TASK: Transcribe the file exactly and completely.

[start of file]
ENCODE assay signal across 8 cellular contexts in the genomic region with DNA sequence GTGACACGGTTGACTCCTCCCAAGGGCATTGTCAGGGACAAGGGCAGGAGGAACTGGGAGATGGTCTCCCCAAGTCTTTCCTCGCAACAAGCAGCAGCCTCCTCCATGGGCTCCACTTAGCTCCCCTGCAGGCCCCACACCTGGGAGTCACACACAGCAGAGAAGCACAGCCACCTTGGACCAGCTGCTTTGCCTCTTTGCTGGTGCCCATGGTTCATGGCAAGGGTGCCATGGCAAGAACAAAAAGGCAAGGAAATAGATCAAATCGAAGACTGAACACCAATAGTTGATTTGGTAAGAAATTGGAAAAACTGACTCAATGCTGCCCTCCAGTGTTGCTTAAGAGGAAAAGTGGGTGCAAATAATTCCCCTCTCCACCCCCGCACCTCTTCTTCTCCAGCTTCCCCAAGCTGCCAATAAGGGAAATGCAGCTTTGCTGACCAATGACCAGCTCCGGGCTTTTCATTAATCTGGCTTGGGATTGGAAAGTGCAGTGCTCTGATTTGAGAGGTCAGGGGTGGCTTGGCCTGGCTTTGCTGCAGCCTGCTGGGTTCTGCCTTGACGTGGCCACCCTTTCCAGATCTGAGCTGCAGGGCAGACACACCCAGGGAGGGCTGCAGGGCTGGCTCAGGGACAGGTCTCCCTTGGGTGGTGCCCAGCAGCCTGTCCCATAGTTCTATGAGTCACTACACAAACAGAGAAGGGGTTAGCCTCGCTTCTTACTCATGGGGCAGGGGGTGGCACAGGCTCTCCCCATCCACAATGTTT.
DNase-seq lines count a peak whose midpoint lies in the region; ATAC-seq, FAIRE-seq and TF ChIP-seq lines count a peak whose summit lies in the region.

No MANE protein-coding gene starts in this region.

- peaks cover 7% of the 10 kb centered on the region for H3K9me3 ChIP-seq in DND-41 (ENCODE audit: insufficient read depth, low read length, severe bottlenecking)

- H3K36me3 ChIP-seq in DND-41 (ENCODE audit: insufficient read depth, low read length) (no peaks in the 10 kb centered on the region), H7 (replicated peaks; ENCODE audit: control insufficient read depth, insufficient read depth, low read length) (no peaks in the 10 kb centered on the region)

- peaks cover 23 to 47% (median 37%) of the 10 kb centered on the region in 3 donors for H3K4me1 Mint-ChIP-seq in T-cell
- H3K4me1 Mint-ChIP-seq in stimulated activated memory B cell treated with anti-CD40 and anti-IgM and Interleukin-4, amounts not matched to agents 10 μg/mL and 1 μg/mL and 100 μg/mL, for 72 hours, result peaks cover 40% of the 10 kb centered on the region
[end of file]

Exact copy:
ENCODE assay signal across 8 cellular contexts in the genomic region with DNA sequence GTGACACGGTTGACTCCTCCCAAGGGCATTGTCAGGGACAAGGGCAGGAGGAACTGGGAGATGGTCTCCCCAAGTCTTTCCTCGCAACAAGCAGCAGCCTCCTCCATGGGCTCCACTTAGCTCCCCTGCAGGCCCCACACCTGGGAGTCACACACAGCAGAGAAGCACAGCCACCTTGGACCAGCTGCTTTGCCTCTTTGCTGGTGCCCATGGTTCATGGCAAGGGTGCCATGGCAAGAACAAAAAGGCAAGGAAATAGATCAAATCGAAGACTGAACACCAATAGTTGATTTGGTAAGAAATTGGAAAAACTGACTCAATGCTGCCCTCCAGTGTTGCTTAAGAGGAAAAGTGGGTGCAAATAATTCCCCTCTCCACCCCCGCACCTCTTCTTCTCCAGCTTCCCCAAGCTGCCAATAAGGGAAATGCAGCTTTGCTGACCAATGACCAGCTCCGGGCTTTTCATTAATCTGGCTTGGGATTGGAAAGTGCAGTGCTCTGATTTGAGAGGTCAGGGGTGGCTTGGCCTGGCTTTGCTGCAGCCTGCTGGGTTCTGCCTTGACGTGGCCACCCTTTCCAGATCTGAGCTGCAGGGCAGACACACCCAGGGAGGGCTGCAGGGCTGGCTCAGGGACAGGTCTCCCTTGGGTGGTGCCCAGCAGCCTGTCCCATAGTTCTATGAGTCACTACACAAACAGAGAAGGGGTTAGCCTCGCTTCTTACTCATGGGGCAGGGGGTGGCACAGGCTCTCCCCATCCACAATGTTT.
DNase-seq lines count a peak whose midpoint lies in the region; ATAC-seq, FAIRE-seq and TF ChIP-seq lines count a peak whose summit lies in the region.

No MANE protein-coding gene starts in this region.

- peaks cover 7% of the 10 kb centered on the region for H3K9me3 ChIP-seq in DND-41 (ENCODE audit: insufficient read depth, low read length, severe bottlenecking)

- H3K36me3 ChIP-seq in DND-41 (ENCODE audit: insufficient read depth, low read length) (no peaks in the 10 kb centered on the region), H7 (replicated peaks; ENCODE audit: control insufficient read depth, insufficient read depth, low read length) (no peaks in the 10 kb centered on the region)

- peaks cover 23 to 47% (median 37%) of the 10 kb centered on the region in 3 donors for H3K4me1 Mint-ChIP-seq in T-cell
- H3K4me1 Mint-ChIP-seq in stimulated activated memory B cell treated with anti-CD40 and anti-IgM and Interleukin-4, amounts not matched to agents 10 μg/mL and 1 μg/mL and 100 μg/mL, for 72 hours, result peaks cover 40% of the 10 kb centered on the region